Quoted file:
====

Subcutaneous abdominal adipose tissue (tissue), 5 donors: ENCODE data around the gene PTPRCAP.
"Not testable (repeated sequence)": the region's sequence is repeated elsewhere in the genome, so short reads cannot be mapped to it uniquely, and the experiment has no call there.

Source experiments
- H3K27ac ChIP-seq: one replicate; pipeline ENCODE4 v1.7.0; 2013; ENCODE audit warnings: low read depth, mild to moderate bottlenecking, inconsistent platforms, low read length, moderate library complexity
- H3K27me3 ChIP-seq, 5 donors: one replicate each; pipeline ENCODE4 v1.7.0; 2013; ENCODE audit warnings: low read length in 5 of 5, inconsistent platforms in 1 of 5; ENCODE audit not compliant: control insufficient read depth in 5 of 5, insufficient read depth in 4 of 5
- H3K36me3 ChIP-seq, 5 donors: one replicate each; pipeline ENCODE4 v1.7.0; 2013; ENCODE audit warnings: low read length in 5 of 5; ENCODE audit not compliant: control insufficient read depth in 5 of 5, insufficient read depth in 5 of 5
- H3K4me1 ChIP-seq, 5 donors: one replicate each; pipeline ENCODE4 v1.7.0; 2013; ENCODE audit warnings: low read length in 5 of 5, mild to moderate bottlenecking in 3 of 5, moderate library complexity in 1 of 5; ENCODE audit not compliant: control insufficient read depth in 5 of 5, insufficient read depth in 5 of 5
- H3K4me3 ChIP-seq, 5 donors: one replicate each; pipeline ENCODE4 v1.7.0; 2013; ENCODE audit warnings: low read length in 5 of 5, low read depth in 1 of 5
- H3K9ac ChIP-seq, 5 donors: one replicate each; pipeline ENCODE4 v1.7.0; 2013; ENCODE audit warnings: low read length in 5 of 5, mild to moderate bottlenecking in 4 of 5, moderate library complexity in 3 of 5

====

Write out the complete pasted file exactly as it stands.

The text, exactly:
Subcutaneous abdominal adipose tissue (tissue), 5 donors: ENCODE data around the gene PTPRCAP.
"Not testable (repeated sequence)": the region's sequence is repeated elsewhere in the genome, so short reads cannot be mapped to it uniquely, and the experiment has no call there.

Source experiments
- H3K27ac ChIP-seq: one replicate; pipeline ENCODE4 v1.7.0; 2013; ENCODE audit warnings: low read depth, mild to moderate bottlenecking, inconsistent platforms, low read length, moderate library complexity
- H3K27me3 ChIP-seq, 5 donors: one replicate each; pipeline ENCODE4 v1.7.0; 2013; ENCODE audit warnings: low read length in 5 of 5, inconsistent platforms in 1 of 5; ENCODE audit not compliant: control insufficient read depth in 5 of 5, insufficient read depth in 4 of 5
- H3K36me3 ChIP-seq, 5 donors: one replicate each; pipeline ENCODE4 v1.7.0; 2013; ENCODE audit warnings: low read length in 5 of 5; ENCODE audit not compliant: control insufficient read depth in 5 of 5, insufficient read depth in 5 of 5
- H3K4me1 ChIP-seq, 5 donors: one replicate each; pipeline ENCODE4 v1.7.0; 2013; ENCODE audit warnings: low read length in 5 of 5, mild to moderate bottlenecking in 3 of 5, moderate library complexity in 1 of 5; ENCODE audit not compliant: control insufficient read depth in 5 of 5, insufficient read depth in 5 of 5
- H3K4me3 ChIP-seq, 5 donors: one replicate each; pipeline ENCODE4 v1.7.0; 2013; ENCODE audit warnings: low read length in 5 of 5, low read depth in 1 of 5
- H3K9ac ChIP-seq, 5 donors: one replicate each; pipeline ENCODE4 v1.7.0; 2013; ENCODE audit warnings: low read length in 5 of 5, mild to moderate bottlenecking in 4 of 5, moderate library complexity in 3 of 5